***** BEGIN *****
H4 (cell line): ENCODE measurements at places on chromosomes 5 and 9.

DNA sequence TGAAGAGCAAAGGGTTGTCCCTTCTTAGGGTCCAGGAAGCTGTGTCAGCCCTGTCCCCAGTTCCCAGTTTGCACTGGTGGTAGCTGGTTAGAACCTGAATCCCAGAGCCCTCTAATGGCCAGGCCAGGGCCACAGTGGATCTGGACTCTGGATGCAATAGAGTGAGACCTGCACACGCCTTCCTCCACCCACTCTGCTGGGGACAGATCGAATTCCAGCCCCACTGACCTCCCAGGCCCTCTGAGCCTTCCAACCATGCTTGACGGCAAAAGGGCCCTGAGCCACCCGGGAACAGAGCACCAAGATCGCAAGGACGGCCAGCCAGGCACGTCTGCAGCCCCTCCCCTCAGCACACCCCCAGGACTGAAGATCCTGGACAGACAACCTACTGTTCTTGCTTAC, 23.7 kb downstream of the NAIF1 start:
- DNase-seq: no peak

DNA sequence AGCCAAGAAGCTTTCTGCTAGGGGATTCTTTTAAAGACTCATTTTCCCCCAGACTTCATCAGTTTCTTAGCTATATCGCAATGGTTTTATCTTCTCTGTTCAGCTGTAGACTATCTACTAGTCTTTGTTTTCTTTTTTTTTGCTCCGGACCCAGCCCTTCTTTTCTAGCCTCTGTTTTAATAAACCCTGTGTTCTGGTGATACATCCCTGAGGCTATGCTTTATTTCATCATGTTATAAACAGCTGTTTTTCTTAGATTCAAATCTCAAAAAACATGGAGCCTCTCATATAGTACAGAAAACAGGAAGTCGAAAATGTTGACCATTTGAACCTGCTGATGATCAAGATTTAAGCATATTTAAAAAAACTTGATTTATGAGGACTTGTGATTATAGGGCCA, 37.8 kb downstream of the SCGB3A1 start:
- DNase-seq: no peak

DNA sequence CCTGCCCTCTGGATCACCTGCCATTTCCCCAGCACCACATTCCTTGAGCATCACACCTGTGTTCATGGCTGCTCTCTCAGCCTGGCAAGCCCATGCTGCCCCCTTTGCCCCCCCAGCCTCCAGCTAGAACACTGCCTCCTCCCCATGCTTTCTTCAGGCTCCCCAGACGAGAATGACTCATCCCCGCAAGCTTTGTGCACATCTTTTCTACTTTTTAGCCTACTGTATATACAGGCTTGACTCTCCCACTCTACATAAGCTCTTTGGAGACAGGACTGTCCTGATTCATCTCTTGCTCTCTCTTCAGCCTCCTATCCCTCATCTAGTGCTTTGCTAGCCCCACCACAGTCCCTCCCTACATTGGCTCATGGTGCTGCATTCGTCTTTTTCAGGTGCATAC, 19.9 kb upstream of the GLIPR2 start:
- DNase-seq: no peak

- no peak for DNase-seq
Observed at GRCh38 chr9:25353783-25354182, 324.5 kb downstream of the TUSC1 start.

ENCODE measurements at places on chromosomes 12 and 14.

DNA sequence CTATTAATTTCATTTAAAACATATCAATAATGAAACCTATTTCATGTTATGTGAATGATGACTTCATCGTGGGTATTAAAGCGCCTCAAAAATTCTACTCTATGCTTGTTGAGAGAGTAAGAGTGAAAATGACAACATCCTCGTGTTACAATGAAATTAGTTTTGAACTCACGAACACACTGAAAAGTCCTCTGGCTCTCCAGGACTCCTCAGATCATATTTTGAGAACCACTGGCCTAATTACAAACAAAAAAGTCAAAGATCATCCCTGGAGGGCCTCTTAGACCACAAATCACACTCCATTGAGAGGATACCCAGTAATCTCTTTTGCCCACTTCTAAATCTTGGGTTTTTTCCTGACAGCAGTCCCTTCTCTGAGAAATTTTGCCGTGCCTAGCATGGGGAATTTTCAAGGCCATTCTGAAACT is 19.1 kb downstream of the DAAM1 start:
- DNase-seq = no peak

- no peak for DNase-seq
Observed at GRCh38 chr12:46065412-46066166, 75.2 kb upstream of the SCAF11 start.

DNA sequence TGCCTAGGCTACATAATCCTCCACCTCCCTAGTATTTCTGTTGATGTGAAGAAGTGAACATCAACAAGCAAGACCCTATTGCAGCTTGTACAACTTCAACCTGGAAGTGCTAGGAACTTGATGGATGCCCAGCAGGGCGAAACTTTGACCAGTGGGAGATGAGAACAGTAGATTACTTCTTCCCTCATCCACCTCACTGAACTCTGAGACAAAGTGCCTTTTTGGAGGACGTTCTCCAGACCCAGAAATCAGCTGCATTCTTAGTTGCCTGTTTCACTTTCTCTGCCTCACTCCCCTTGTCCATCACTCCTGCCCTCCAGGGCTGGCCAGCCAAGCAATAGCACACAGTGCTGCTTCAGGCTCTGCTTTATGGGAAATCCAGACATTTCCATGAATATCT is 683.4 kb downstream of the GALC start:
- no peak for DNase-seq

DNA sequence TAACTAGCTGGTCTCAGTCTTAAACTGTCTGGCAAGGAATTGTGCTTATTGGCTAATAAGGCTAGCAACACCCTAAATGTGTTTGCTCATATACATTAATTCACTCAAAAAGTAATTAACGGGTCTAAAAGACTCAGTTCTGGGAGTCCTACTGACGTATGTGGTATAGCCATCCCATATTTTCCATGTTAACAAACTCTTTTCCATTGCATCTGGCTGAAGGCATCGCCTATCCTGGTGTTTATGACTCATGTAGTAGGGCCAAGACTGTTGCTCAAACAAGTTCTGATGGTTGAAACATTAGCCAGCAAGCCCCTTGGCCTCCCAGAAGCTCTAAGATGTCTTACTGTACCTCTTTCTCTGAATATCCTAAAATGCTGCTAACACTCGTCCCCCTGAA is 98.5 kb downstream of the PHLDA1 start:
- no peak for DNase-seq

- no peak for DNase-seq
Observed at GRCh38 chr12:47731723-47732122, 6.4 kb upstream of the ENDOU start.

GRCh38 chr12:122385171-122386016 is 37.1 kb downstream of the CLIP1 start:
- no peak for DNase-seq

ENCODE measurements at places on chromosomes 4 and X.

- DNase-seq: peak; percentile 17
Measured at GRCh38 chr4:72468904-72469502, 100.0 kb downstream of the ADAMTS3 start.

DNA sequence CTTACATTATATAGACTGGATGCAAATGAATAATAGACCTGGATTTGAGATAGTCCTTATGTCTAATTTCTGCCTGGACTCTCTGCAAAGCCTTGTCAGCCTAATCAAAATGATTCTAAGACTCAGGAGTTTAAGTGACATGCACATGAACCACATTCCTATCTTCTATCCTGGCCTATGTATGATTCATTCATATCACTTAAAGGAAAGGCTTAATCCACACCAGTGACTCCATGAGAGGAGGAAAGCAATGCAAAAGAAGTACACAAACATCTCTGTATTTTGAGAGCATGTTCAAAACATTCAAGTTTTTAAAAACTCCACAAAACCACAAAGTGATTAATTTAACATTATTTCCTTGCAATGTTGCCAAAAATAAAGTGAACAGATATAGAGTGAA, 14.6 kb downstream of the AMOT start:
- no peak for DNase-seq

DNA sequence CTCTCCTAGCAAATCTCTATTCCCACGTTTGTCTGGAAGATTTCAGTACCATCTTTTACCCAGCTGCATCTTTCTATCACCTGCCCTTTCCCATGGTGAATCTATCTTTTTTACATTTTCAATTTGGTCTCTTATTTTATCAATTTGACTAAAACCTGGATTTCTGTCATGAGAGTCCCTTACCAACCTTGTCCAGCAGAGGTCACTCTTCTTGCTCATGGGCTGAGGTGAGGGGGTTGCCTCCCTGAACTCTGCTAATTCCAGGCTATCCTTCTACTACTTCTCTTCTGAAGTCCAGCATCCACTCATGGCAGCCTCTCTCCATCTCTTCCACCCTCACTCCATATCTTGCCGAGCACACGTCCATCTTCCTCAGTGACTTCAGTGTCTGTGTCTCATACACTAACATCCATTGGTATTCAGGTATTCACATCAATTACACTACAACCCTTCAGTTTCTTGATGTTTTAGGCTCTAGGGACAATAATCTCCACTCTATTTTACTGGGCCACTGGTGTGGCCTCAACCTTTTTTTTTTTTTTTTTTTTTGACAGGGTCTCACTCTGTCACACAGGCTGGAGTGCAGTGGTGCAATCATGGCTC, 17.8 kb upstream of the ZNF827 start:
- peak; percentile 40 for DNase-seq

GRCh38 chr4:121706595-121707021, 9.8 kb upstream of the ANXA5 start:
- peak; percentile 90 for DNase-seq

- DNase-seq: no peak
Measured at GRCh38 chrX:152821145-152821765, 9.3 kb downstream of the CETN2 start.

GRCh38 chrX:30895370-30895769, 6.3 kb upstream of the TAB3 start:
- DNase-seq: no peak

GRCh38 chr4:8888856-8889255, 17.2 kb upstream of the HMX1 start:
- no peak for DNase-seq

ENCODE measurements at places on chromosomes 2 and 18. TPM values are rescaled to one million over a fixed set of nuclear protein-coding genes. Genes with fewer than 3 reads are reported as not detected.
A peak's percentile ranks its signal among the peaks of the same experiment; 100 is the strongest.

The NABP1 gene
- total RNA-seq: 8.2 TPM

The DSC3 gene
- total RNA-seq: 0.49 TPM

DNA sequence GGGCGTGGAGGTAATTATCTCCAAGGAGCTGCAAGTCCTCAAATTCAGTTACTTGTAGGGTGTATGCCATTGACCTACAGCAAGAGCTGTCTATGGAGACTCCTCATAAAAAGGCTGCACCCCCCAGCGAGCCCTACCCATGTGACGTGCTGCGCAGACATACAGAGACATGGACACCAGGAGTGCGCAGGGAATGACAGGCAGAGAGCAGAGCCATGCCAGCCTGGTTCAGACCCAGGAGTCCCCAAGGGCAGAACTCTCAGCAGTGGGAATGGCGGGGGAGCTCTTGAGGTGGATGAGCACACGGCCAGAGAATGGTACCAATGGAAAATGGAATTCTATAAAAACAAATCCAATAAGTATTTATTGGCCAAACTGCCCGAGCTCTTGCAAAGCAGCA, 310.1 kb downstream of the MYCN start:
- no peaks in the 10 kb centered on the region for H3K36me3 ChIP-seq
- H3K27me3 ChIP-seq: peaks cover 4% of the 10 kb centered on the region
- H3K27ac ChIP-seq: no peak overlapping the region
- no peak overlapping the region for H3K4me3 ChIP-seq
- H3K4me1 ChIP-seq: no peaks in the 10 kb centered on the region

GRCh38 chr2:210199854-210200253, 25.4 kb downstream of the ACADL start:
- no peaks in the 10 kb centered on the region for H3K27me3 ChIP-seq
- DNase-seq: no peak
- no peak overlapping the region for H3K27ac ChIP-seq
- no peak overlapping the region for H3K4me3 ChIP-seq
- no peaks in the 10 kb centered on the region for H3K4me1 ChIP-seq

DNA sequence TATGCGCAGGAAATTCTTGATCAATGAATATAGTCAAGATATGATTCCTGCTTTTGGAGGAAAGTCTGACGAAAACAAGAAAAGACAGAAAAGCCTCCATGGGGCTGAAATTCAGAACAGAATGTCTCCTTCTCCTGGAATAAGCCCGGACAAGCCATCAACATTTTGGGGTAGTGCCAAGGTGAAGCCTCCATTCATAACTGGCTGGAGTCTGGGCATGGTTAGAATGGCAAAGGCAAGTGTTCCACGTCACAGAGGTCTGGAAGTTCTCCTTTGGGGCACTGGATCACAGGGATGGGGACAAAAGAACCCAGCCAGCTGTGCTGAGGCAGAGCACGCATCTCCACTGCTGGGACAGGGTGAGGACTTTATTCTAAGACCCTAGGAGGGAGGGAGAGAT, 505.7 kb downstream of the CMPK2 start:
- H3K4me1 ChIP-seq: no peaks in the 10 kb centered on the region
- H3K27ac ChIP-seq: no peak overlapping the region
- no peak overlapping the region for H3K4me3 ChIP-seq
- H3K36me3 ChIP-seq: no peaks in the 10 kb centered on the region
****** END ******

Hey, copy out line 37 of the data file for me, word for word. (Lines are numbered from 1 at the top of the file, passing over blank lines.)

- no peak for DNase-seq